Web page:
- A 'husmann med jord'/'husm. m/j.' (cotter with farm land) had houses and some land to use.
- A 'husmann uten jord'/'husm. u/j.' (cotter without farm land) had houses, but no land to use. However, the couple might own a cow and a few sheep.
- A 'strandsitter' (literally: shore dweller) is more or less the same as 'husmann uten jord'. Both groups had fisheries as their main source of income.

There was a social gap between the 'husmann' on side and the 'selveier' or 'leilending' on the other, but to a lesser degree along the coast than in the inland area. In Northern Norway this gap was almost nonexistent. There the fishery was the dominant economic factor, and a 'husmann' could be much better off than the 'selveier' on the same farm!

The 'husmann' class can be seen as the solution to a difficult problem: A growing population had to make a living in a country where the land resources didn't expand at the same rate. Many couples could get a farm, but not all. The last group became 'husmenn'. By and large the 'husmenn' had to their disposal the poorest land resources, and they lacked any kind of permanent rights to use them.

During the 1800s the 'husmann' group grew in numbers. Their means of living didn't get any better, most of them experienced harder times. Then came a new possibility - farm land in another country. The emigration to America was heavily recruited from the 'husmann' group.

'Innerst' (pl. 'innerster')

The 'innerst' is also called 'losjerende'/'logerende' - a couple or single persons who rented a room (or maybe rooms), often on farms. They could be:

- newlyweds waiting to get their own house or farm,
- people who moved from place to place, living of some craft (shoemakers, tailors etc.),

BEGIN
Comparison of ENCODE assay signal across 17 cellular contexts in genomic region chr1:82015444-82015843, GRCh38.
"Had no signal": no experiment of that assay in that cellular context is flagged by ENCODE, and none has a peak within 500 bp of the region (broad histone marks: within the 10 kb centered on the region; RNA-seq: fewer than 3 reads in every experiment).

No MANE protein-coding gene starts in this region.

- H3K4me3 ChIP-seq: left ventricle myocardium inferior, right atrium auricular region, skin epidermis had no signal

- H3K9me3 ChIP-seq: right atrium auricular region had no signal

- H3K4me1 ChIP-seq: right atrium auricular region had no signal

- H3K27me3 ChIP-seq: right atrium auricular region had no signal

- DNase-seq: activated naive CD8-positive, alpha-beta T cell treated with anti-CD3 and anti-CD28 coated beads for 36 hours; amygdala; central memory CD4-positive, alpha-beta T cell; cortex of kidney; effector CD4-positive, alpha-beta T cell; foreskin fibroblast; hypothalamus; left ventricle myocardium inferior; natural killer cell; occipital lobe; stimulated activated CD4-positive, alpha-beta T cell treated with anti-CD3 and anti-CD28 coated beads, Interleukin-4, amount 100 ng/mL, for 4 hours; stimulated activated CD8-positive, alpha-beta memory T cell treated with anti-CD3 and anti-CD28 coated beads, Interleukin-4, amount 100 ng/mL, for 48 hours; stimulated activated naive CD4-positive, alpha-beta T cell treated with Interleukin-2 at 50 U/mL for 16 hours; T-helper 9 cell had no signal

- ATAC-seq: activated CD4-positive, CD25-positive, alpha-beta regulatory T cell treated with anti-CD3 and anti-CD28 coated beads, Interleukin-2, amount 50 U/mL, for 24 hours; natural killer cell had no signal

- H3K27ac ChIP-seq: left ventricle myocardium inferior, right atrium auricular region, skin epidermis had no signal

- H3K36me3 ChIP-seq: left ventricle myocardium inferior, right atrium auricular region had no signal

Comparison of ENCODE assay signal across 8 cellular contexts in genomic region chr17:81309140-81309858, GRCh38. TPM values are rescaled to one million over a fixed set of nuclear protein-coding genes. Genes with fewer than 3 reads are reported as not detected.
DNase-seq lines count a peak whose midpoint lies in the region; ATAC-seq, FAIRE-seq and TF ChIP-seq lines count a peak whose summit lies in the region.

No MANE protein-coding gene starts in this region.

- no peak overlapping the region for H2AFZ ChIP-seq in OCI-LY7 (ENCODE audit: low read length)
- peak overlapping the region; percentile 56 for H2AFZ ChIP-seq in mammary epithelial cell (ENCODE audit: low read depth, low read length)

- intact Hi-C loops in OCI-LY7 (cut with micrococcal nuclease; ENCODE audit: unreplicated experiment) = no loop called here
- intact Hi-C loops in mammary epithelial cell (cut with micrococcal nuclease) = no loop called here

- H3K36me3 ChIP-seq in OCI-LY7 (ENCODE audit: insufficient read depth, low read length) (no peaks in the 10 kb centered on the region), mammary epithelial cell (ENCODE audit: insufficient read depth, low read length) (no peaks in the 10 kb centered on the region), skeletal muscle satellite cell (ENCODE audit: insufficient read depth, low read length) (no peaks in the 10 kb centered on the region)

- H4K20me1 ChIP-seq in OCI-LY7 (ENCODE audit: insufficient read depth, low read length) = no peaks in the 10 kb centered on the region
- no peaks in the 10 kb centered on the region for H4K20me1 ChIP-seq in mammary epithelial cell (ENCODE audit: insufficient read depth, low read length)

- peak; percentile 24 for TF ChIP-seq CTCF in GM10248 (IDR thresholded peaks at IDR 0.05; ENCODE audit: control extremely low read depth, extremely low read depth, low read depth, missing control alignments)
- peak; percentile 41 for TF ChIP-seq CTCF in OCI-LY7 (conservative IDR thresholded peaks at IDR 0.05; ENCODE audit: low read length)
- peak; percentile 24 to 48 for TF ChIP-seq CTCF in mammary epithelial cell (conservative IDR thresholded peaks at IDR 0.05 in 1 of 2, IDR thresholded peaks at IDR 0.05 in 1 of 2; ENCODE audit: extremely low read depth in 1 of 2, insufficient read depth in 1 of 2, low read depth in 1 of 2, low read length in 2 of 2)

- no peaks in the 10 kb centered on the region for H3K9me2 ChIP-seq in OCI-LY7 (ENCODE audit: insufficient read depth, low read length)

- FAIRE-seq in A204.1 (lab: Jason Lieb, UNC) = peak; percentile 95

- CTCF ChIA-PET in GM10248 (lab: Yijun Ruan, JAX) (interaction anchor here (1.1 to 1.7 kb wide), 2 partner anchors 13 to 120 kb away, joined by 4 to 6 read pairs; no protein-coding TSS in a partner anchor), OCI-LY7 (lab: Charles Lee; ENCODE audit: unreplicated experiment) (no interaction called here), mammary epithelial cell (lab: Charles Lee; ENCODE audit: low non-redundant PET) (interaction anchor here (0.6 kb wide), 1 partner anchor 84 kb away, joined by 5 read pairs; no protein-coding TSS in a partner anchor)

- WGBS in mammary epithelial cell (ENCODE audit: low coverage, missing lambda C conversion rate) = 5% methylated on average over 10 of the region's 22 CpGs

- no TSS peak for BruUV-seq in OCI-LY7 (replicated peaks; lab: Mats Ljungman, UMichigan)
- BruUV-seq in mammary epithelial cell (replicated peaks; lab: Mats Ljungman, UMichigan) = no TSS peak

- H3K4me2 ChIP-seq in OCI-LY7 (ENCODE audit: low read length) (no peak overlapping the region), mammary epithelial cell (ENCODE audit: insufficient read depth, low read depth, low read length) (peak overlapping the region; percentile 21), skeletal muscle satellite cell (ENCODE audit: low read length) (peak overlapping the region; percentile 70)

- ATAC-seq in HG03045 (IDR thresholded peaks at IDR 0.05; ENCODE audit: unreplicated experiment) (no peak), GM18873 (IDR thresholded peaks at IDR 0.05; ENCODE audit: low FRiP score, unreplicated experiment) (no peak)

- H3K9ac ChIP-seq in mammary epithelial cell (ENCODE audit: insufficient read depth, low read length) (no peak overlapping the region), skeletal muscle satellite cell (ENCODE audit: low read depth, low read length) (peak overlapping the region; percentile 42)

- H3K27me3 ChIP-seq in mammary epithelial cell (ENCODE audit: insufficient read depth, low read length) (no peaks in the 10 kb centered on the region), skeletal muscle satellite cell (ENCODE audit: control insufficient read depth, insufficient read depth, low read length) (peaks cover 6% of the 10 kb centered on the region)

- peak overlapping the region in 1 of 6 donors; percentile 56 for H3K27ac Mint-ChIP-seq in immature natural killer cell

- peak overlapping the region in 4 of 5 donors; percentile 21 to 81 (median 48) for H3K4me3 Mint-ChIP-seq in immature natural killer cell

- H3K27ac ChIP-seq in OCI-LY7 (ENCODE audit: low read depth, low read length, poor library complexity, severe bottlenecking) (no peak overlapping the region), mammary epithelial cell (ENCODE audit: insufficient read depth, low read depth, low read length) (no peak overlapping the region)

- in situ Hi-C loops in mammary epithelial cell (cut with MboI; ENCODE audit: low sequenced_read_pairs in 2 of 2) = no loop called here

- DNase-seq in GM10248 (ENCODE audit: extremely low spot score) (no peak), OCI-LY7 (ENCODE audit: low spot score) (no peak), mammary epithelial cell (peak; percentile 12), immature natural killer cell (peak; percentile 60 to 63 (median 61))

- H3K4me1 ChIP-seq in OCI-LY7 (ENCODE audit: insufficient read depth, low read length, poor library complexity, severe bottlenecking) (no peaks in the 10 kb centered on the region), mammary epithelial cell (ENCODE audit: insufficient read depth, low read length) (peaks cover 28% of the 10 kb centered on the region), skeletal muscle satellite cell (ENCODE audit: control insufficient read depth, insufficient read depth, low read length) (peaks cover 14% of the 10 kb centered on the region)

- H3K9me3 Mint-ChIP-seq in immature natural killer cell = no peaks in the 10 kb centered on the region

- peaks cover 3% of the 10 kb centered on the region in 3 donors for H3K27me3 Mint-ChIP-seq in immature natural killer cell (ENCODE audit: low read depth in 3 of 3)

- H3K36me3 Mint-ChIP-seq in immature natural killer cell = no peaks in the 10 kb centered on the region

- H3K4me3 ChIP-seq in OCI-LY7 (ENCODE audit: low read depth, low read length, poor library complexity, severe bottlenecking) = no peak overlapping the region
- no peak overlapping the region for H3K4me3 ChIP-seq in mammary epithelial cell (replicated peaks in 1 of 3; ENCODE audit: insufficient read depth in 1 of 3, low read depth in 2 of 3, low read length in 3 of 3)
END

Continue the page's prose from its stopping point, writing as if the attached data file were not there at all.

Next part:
- seasonal workers on the farm,
- very poor, sick or old persons.

Of all the groups explained on this page, the 'innerst' class had the most temporarily character: The persons in this group were usually in transition, either to something better - or to something much worse ...

'Gårdbruker' or 'gårdmann'

These two words have the same meaning - a farmer. They cover the 'selveier' and 'leilending' groups, but also 'husmenn' are given this occupation in some sources, at least in Northern Norway. Abbreviations are very often used - 'gårdbr.', 'gbr.', 'gårdm.' and many other. In sources older than 1900 the 'å' is spelled 'aa'.


>The word 'forpakter' (or 'forpagter') covers a group of people that manages a farm for its owner. This group has never been large, and usually you'll only find a 'forpakter' on the biggest farms. Some of these people were wage earners, but some lived more like a 'leilending'. After 1900 some of the last 'leilendinger' were called 'forpakter'.


There weren't any insurmountable barriers between these groups. A couple could during their years together pass these stages: From 'husmann' to 'leilending' and then to 'husmann' again, or (as a pair of my great-grandparents did) from 'innerst' to 'leilending' to 'selveier', or from 'forpakter' to 'selveier'. They were farmers all the time, but their rights to the land they used changed very much.

Here's a summary of the main points in this text:

Selveier Registered
farm unit
Registered deed No fixed limit Own the houses
Leilending Registered
farm unit
lease contract
Lifetime Leased the houses
med jord
farm land
Holders lease Limited time Leased/owned
uten jord
No farm land Holders lease Limited time Leased/owned
No farm land Holders lease Limited time Leased/owned
Innerst No farm land No contract N/A Rented rooms